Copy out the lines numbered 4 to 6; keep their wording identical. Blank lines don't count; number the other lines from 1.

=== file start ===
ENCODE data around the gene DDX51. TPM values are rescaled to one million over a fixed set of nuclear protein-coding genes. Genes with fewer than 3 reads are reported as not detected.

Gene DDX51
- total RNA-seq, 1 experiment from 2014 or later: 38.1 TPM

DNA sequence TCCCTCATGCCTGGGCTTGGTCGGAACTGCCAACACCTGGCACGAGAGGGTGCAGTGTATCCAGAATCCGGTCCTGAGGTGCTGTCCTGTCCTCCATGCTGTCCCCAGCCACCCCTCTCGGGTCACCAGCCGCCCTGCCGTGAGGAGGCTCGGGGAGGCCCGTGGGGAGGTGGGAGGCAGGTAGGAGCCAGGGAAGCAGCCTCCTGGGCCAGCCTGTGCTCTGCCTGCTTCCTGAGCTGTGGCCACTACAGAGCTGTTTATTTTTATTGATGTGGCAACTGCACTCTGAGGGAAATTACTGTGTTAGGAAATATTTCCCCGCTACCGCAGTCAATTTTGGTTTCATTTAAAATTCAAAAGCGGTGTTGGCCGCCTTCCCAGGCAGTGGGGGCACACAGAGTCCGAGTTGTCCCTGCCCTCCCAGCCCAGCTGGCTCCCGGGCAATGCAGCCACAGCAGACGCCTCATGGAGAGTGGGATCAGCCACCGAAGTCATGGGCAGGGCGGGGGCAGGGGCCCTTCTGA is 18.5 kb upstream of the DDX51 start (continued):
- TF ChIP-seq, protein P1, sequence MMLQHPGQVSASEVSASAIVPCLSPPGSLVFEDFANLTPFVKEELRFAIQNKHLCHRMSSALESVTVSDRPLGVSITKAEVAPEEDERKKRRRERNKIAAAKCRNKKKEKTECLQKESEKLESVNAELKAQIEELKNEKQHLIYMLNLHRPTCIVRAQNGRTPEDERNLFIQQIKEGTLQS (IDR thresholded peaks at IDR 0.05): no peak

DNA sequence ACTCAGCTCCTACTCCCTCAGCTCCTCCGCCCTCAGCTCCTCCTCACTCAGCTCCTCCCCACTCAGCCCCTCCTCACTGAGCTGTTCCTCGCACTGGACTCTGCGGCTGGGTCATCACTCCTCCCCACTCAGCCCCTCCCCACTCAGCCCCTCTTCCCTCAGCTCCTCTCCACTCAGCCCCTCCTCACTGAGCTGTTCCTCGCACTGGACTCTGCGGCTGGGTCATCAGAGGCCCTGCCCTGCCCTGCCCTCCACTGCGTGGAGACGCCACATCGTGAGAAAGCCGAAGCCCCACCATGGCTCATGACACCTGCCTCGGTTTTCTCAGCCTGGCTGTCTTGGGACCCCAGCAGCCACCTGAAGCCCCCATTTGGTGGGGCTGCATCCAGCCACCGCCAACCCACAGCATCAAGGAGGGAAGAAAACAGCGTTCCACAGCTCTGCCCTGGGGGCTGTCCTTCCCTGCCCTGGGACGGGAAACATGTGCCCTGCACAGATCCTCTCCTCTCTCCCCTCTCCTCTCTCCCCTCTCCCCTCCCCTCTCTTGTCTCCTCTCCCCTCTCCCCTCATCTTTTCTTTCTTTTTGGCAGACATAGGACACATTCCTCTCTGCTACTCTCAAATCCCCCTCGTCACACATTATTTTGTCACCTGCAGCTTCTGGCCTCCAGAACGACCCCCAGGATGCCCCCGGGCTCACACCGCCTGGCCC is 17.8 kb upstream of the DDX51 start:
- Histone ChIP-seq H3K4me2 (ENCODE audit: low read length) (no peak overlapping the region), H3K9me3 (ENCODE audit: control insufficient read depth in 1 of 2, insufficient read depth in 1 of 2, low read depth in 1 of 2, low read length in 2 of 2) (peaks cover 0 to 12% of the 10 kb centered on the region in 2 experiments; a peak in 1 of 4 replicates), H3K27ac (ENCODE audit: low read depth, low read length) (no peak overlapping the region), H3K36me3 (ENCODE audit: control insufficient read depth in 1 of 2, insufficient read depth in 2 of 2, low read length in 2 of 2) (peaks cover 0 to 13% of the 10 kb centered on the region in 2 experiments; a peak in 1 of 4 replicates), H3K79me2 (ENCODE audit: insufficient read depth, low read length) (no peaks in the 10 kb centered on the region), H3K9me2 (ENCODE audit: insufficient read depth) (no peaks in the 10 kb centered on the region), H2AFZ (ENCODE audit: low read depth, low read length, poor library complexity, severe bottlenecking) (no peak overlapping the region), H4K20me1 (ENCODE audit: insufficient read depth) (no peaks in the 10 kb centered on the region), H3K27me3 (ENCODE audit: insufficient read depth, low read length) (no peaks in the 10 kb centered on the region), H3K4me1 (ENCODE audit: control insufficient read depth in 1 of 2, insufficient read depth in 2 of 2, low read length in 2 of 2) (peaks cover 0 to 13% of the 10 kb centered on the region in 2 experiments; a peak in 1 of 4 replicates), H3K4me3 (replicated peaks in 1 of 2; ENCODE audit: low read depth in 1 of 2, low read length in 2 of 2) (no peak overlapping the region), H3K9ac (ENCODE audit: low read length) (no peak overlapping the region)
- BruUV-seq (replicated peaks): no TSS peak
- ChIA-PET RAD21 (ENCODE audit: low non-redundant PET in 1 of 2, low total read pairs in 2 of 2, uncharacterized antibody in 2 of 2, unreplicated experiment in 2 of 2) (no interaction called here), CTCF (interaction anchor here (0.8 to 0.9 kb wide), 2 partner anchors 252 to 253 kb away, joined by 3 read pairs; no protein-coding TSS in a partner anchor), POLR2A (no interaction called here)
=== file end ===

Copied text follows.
DNA sequence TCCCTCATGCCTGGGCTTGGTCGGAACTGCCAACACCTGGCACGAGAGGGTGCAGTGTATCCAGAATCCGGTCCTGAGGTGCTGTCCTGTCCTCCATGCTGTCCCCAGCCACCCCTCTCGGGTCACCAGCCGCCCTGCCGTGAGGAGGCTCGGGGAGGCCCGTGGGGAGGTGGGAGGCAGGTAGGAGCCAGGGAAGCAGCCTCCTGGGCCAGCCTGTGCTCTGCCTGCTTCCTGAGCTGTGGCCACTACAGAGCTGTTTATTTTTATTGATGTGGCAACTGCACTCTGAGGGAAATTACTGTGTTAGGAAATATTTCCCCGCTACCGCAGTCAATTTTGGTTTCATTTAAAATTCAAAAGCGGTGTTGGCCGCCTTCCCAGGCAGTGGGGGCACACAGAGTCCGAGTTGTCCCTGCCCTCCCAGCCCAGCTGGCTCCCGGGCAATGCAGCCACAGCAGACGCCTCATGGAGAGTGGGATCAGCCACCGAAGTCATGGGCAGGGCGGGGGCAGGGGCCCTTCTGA is 18.5 kb upstream of the DDX51 start (continued):
- TF ChIP-seq, protein P1, sequence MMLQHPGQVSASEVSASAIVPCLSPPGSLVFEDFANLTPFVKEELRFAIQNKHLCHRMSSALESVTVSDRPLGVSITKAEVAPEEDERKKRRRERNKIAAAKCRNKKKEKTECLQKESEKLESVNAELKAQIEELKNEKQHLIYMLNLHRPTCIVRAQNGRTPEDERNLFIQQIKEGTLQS (IDR thresholded peaks at IDR 0.05): no peak

DNA sequence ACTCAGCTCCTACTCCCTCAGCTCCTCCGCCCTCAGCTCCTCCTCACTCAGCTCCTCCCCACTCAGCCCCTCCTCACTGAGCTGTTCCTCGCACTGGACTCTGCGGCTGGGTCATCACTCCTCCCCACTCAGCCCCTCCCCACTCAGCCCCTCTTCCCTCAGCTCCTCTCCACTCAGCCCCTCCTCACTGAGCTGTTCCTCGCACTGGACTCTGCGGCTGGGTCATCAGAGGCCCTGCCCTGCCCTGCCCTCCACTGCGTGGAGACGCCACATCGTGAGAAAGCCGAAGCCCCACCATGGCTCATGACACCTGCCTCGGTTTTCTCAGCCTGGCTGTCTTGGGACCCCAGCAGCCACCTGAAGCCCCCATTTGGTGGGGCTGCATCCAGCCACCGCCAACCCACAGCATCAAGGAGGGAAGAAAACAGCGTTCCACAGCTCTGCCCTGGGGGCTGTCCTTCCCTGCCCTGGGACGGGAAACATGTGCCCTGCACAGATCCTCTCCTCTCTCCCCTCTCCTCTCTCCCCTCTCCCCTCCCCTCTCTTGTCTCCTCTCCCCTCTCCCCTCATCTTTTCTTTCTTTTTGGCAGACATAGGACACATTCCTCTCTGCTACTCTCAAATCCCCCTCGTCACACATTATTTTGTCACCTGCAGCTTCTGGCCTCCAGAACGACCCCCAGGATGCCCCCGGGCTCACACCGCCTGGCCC is 17.8 kb upstream of the DDX51 start: